Casting a pretty weak net….

FRS…. basically a toy service with expensive radios. Useful for communicating between cars to keep a convoy together, parents telling their kids to come home for dinner, or aiming a satellite dish – but apart from that, there isn’t much practical use for FRS.

However – despite fact a cheap, half-watt radio has no purpose outside of frivilous uses (hence the name “FAMILY Radio Service”), there are those who will try and make it into something it’s not – a replacement or even agument to real radio srvices, such as CB or ham radio.

The first example is the East Elizabethton FRS Net started by the East Side FRS Club of Elizabethton, Tennessee. An FRS NET?? We’re talking about a UHF radio service with a maximum power output of half a watt. If you’ve got more than 4 people checking into the net, the biggest problem you’re gonna get is other people’s radios feeding back into yours – considering they’re going to all have to be in close proximity in order for everyone’s radios to hear each other. I envision five people sitting in their cars in the parking lot, slowly moving their cars closer to net control until they get a good signal report. it’s about as pointless as calling a friendly face-to-face conversation a ‘net’.

A related proposal is the Citizen’s Radio Network set up by the CB World Informer website. The proposal ounds strangely like the justification for ARES or even REACT to exist – at least ARES uses real radios able to transmit more than a few feet through a wall. This proposal calls for the pointless formation of a ‘nation-wide FRS emergency calling channel (FRS1)’ – a pointless call, considering the very limited range of FRS. If you need to call for help, you’re better off getting up yourself and walking to a phone, because a brisk 4 minute walk would take you beyond the range of your FRS toy. Tis page is a good laugh, though – check out the ‘off-of-the-top-of-the-author’s-head’ Captain-obvious disaster uses for CB radio. Pretty mickey mouse for anyone who’s had any experience in real emergency management. This is my personal favourite:

Situation: Crime or Terrorist Alerts

Problem: Police cannot be everywhere at once. High level of alert has been announced. CRN members can create neighborhood watch groups. Suspicious individuals can be spotted and reported to police. Members can watch over local businesses and report problems to authorities. CRN members should only observe and report and never engage a person under suspicion. Increasing the number of observant people in the neighborhood will help to deter criminal activity as well as help identify those who commit crimes.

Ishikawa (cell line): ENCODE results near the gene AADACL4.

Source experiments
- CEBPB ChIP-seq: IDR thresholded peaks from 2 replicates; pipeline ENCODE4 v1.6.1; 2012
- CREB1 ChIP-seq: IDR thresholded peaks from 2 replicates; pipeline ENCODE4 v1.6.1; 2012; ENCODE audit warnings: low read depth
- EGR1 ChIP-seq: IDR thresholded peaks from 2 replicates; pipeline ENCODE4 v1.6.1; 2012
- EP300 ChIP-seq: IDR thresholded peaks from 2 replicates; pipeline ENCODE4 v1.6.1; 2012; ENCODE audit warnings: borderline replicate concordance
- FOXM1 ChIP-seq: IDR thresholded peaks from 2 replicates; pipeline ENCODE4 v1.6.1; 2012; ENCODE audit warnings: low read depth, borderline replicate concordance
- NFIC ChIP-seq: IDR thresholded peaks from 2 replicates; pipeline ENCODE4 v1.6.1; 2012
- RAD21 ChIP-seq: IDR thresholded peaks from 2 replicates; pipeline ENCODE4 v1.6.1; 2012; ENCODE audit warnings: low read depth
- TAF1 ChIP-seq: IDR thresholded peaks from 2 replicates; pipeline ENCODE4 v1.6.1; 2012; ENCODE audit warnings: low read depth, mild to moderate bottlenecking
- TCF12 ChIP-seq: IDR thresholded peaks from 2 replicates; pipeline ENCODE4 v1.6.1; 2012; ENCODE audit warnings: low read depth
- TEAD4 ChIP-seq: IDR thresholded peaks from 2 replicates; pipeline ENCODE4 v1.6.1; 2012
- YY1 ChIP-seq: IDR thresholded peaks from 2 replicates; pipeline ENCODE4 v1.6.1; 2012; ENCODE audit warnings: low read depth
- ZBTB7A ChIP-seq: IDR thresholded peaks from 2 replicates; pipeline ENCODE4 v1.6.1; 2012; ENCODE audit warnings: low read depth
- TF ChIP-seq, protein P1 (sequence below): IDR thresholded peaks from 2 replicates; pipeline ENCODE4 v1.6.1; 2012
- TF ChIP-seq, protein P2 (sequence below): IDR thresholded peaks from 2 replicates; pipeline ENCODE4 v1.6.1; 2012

Oh, sure. Deputize the public with a radio against some brown-skinned guy who’s just trying to walk to the corner to buy a paper. This is why there’s a separation between trained law enforcement and the general public.

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6 Responses to Casting a pretty weak net….

  1. uje5ek says:

    That’s pretty sad… Although I expected to see them try to say that FRS would go the full 2-mile range. I think the last thing we need is an inexperienced CB operator (or any for that matter) get ‘confused’ due to the use of CB lingo. HA.

  2. cyclops111670 says:

    You should go to Elizabethton and experience the nuance…rednecks mixed with hillbillys. I’m suprised they’re not on CB. It would definitely be more appropriate…

  3. va3igd says:

    I am disappointed that you no longer have the picture of the dude in the center with the gay “ah-tennnnnn… SHUN!” pose with the knee socks and the snappy white shirt.
    I thought it was quite a good photo of “James”.

  4. Administrator says:


    That was not us, it was them…. They deleted all of their event photos, and are re-directing referrals from back to us. They also are re-directing the photo link on the main page back to the hamsexy pimp image.

  5. Wow, can’t shield themselves from their own Hamsexyness. Pretty weak if you ask me.

  6. va3igd says:

    Perhaps you would like a copy of that particular pic, I did save it and can send it to you.

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